The UN Committee on the Rights of the Child, which reports on how well governments respect and protect children’s human rights, is alarmed at the prevalence of the hatches – usually outside a hospital – which allow unwanted newborns to be left in boxes with an alarm or bell to summon a carer.
The committee, a group of 18 international human rights experts based in Geneva, says that while “foundling wheels” and baby hatches had disappeared from Europe in the last century, almost 200 have been installed across the continent in the past decade in nations as diverse as Germany, Austria, Switzerland, Poland, Czech Republic and Latvia. Since 2000, more than 400 children have been abandoned in the hatches, with faith groups and right-wing politicians spearheading the revival in the controversial practice.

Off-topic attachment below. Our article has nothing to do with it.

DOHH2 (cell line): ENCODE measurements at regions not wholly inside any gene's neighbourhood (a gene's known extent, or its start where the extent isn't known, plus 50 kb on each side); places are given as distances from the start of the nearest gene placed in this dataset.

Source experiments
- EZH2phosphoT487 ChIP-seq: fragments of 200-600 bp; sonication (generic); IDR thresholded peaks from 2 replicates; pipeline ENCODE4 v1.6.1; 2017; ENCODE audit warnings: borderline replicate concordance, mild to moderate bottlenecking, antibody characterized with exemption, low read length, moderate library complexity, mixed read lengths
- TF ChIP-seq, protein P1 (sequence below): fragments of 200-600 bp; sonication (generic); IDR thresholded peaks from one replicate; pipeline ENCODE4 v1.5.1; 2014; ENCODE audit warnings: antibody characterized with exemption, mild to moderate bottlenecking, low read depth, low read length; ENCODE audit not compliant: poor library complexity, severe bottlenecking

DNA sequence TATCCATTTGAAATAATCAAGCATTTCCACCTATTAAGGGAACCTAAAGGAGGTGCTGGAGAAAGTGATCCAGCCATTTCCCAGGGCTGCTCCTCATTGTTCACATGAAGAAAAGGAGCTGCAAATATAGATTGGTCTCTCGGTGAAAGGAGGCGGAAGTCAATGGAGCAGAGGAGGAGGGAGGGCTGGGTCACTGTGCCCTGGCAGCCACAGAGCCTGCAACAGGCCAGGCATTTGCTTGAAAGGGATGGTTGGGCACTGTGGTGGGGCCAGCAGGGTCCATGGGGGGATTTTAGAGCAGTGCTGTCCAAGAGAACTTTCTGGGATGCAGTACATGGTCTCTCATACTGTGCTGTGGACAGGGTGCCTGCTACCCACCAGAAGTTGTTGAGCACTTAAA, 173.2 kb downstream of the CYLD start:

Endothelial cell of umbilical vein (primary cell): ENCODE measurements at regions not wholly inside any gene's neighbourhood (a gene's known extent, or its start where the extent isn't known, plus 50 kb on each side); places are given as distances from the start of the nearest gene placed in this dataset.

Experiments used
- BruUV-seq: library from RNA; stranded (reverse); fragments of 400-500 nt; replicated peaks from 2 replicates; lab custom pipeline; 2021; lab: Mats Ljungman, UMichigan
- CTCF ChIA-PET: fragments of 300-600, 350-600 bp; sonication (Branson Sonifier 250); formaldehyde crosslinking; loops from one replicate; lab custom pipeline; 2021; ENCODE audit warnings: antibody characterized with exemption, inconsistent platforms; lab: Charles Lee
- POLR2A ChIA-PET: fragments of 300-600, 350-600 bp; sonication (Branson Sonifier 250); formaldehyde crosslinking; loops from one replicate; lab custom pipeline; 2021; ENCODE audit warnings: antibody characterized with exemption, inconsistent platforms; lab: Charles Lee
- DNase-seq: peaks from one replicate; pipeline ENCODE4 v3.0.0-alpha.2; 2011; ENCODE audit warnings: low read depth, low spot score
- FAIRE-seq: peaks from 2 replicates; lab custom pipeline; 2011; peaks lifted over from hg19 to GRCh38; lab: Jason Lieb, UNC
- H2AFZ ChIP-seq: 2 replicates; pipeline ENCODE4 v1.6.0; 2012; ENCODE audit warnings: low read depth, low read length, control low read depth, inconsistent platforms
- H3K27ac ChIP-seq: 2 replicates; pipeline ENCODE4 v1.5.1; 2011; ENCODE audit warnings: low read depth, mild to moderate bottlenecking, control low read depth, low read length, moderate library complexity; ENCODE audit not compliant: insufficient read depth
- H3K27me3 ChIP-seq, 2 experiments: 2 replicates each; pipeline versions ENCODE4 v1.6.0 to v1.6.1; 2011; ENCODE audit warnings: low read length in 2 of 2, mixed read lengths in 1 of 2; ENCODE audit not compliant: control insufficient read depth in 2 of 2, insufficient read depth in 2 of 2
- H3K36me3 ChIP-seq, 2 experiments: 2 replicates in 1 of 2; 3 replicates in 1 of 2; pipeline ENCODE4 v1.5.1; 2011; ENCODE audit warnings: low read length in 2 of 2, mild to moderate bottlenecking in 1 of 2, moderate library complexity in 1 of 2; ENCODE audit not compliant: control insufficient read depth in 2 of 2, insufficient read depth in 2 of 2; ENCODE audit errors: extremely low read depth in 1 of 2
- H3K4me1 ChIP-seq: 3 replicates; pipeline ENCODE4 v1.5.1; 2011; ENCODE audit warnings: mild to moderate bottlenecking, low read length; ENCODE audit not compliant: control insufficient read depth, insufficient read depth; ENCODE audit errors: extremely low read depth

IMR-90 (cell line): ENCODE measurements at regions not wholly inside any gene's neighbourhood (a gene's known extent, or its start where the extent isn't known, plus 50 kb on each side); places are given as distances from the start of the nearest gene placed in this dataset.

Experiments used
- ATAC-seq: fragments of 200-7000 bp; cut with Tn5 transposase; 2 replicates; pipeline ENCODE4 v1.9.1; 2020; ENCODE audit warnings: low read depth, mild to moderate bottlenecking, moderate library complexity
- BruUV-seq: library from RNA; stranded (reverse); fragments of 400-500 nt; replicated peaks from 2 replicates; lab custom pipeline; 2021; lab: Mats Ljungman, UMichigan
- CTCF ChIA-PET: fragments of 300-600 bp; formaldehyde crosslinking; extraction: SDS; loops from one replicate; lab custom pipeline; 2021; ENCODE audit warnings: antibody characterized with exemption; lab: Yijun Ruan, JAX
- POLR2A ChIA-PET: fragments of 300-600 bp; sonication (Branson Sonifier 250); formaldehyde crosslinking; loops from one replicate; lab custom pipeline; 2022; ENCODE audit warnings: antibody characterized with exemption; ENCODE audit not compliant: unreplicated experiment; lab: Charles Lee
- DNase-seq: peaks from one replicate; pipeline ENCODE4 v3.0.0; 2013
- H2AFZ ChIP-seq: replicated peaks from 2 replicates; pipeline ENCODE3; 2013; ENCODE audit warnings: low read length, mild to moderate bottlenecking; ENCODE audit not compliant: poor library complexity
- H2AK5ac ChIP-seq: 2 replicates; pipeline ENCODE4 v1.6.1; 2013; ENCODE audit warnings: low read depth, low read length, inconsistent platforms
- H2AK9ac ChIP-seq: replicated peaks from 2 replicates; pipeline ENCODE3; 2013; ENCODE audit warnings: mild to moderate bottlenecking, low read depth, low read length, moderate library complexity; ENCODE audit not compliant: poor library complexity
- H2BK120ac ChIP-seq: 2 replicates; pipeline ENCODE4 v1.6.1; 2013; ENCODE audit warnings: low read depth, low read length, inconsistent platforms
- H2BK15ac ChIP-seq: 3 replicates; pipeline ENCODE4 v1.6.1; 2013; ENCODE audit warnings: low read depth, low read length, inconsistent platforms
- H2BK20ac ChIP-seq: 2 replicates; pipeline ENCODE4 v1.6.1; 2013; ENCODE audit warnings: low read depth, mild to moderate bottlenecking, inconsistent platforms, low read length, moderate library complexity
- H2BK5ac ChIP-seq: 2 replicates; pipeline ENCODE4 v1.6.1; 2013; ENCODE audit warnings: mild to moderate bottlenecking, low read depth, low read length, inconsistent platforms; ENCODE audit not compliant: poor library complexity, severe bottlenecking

Herczog, a prominent child psychologist from Hungary, says baby boxes should be replaced by better state provision of family planning, counselling for women and support for unplanned pregnancies.
“There is growing evidence that it is frequently men or relatives abandoning the child, raising questions about the mother’s whereabouts and whether she has consented to giving up her baby,” he said.